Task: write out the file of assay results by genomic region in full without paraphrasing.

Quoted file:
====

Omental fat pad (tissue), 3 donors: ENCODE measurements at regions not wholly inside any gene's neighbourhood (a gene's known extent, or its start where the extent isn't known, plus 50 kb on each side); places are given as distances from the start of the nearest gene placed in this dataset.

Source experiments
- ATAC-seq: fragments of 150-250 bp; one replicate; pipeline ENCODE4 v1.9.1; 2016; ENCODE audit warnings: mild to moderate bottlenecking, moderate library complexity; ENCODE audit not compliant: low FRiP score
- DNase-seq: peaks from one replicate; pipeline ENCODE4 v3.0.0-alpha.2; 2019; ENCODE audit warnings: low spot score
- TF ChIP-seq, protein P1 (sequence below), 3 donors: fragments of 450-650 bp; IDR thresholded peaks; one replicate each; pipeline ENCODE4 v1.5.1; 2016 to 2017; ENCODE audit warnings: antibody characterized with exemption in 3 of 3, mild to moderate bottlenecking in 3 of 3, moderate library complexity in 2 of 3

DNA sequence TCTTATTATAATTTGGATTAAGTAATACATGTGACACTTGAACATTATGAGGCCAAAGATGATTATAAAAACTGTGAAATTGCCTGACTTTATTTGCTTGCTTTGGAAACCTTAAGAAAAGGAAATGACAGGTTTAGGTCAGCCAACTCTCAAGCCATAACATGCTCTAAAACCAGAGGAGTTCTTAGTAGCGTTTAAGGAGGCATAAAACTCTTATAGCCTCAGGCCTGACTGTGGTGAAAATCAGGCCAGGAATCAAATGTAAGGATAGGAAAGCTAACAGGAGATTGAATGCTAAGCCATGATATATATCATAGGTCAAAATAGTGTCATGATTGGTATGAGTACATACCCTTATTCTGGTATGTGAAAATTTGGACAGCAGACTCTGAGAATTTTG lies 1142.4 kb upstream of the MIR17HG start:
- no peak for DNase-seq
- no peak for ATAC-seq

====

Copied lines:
Omental fat pad (tissue), 3 donors: ENCODE measurements at regions not wholly inside any gene's neighbourhood (a gene's known extent, or its start where the extent isn't known, plus 50 kb on each side); places are given as distances from the start of the nearest gene placed in this dataset.

Source experiments
- ATAC-seq: fragments of 150-250 bp; one replicate; pipeline ENCODE4 v1.9.1; 2016; ENCODE audit warnings: mild to moderate bottlenecking, moderate library complexity; ENCODE audit not compliant: low FRiP score
- DNase-seq: peaks from one replicate; pipeline ENCODE4 v3.0.0-alpha.2; 2019; ENCODE audit warnings: low spot score
- TF ChIP-seq, protein P1 (sequence below), 3 donors: fragments of 450-650 bp; IDR thresholded peaks; one replicate each; pipeline ENCODE4 v1.5.1; 2016 to 2017; ENCODE audit warnings: antibody characterized with exemption in 3 of 3, mild to moderate bottlenecking in 3 of 3, moderate library complexity in 2 of 3

DNA sequence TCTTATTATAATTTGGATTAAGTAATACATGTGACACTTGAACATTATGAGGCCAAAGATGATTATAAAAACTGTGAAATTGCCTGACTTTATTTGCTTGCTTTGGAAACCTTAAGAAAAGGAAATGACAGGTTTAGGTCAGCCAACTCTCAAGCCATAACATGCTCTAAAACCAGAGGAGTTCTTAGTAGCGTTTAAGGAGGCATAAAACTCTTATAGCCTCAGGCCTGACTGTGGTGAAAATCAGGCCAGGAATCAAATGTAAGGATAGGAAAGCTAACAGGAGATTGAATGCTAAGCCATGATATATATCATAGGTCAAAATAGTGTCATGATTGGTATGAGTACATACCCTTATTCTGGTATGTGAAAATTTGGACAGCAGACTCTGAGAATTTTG lies 1142.4 kb upstream of the MIR17HG start:
- no peak for DNase-seq
- no peak for ATAC-seq